Ever since our April 23 debate "Why Don't I Just Kill You All?", it has been on my mind to write an opinion piece about violence against women. It just happens that the issue exploded across the
news with the #YesAllWomen twitter campaign in the wake of the shootings in California. Prior to our debate, in the comment section, one of the attendees joked that we'll "have to find a non
violent way to kill any of the women" and added that "sources close to the government have told me that once violence against women has been stamped out the campaign is going to be expanded to
eliminate violence against children and men as well." This point was brought up during the debate, with the repeated argument being that a man is three times as likely to be a murder victim than
a woman, with the conclusion that a campaign to end violence against women is both sexist and offensive to a non-violent man.
While the discussion swirled around the violent tendencies of men versus women, a very informative debate considering the central topic of what might cause a person to be violent or not, the most important response to Lee was very quickly and clearly made by another attendee. To paraphrase her, she stated that the point is that woman are very often hurt because they are women and that is what the campaign to end violence against women is about. She pointed out that there is a real mindset out there that it is okay to beat, rape or dispense other forms of harm on a woman and that is a mindset that needs to be challenged and changed. Just like racist attitudes that are passed on from family and community institutions, our general society has found value in working to eradicate views that lessen the equal personhood of any person. There is, in fact, a very strong campaign to end violence against children, as well as many other marginalized groups. Violence is of course wrong, we understand that because we believe in doing to others as we would have done to us. However, way too many people make other people less than them because of their gender, race, lifestyle, ect. and therefore, justify violence against them, because those individuals aren't really full persons like them.
Women happen to be the largest group of people who are victims of violence because of who they are. It would be great of anyone taking the time to read this to pause for a moment and think about what that means for a woman. I'm guessing that most of the women who took that pause thought about the times they have encountered serious pain and felt helpless, or the many times they have made themselves submissive and passive to avoid confrontation and getting themselves into a situation where they might get into trouble. Really pause and think how much differently women have to act than men and the very unique training they have to survive and hopefully thrive in our culture. That is the pause and expression of thought that is the #YesAllWomen twitter campaign.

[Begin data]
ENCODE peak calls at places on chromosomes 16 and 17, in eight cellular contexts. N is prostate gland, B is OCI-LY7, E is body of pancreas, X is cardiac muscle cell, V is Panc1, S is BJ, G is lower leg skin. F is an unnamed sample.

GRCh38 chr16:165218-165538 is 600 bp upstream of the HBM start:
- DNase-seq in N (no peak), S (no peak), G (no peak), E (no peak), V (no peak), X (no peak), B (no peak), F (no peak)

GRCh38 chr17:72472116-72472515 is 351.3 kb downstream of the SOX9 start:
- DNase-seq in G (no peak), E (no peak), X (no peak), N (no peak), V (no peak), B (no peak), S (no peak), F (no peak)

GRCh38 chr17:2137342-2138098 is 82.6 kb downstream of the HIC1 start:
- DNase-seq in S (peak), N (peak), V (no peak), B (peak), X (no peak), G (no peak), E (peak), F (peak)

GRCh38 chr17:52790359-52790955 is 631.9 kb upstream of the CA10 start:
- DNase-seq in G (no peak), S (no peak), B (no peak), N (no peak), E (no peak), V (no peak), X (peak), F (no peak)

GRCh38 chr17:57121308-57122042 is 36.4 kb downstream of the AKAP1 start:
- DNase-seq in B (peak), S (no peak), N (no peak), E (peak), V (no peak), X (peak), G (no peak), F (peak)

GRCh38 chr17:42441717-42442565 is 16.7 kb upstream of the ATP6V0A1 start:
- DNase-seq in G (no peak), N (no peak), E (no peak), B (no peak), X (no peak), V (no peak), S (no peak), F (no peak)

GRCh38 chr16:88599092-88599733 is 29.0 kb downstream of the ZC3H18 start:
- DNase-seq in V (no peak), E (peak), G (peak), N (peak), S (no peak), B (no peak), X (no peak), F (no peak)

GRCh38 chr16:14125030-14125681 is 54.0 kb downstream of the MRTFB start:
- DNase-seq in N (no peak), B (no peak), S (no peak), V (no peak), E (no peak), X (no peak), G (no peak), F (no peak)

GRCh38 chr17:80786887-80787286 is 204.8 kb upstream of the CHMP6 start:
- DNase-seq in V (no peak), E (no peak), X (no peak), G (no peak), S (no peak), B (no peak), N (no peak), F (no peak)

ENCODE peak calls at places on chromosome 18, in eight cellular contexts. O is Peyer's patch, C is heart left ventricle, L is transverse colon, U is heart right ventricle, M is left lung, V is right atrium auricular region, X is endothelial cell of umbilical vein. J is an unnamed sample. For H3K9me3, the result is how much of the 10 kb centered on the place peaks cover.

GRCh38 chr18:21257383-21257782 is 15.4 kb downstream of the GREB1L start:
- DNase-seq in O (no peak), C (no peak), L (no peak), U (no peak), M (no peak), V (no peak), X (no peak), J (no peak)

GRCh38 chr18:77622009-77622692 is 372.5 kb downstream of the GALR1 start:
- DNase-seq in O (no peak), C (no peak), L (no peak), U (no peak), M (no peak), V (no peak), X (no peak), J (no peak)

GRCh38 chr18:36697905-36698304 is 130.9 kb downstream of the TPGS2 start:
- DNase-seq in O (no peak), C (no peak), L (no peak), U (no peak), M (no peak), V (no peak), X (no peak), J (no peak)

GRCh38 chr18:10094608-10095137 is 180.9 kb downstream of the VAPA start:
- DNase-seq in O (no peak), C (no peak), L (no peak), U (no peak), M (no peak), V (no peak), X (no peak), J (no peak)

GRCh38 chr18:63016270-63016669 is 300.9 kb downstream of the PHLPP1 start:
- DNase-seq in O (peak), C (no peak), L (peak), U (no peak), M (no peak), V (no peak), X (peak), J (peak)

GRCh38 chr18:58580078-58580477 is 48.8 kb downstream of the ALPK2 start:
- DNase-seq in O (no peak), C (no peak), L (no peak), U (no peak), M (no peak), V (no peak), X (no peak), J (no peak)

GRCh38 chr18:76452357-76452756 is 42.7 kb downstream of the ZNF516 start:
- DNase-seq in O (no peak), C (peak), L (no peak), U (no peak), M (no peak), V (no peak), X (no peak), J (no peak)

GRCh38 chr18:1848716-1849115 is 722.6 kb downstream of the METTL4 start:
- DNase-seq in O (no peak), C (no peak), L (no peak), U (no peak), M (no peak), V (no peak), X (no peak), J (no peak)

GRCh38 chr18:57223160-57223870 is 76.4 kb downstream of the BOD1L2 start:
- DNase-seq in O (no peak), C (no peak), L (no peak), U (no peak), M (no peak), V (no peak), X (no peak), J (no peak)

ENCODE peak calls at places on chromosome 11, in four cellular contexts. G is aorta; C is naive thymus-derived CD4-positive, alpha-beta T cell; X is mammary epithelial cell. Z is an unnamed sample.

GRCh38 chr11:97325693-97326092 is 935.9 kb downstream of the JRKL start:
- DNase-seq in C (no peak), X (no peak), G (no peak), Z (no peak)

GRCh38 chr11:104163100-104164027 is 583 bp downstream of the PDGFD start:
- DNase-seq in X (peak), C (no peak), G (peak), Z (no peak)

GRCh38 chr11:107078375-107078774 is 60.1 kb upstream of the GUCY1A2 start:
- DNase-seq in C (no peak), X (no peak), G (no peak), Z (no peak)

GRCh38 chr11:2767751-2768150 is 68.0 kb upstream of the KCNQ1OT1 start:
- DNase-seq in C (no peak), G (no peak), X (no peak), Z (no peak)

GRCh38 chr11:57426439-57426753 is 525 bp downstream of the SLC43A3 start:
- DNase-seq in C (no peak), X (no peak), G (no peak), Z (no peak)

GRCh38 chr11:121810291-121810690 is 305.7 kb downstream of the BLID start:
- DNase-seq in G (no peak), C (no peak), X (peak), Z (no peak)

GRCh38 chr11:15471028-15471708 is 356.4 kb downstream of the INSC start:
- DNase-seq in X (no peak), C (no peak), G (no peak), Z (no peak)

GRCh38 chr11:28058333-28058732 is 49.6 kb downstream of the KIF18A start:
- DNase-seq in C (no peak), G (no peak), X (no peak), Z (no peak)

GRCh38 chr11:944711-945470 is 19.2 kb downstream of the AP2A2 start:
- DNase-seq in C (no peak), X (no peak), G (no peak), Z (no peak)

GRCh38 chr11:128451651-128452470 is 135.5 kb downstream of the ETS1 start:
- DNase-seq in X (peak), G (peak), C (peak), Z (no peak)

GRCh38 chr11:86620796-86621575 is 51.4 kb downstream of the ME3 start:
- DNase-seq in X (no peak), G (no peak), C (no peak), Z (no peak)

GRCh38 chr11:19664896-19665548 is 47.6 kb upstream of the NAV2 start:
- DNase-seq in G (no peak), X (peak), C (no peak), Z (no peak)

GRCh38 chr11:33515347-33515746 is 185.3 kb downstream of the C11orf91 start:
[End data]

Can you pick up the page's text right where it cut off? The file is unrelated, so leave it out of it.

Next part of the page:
Yesterday, another member of Hungry Minds, posted on his facebook page an interesting editorial on the twitter campaign by Barbara Kay of the National Post. After quoting the shooter's rant against women, Kay says that if his hate would have been focused on another minority or typical victim group that the focus would have been on that group just as quick. She argues: "We're all manic on the crime of negative stereotyping when it comes to every single identity group other than heterosexual males." She adds to her point that the killer was "the son of an abusive father from a patriarchal culture, hated women, but he represented no cause, no movement, no principle, nothing but his own deeply disturbed self." She says that "the ensuing White Ribbon campaign and the prevailing moral panic about domestic violence as a pervasive cultural scourge genetically linked inherent male tendencies was fermented by feminism-inspired links between [the killer's] crime and the alleged potential of any male to become a [killer]." Aside from shaking my head over her obvious attempt to cite feminism as a negative source for any thought, by putting the focus on the perpetrator rather than the victim, I think she has missed the entire point. #YesAllWomen shows the reality women have to live with. The majority of men do not think that harming women is okay, but way too many do. And all the men who don't should be flaming feminists until they have done all they can to eradicate the reality women have to live with. To look at this and wonder why women have such a special campaign when men don't have the same shows the blindness that comes from privilege, from not having to live the reality and not stopping to think what it must be like. This should be truly offensive to a non-violent man.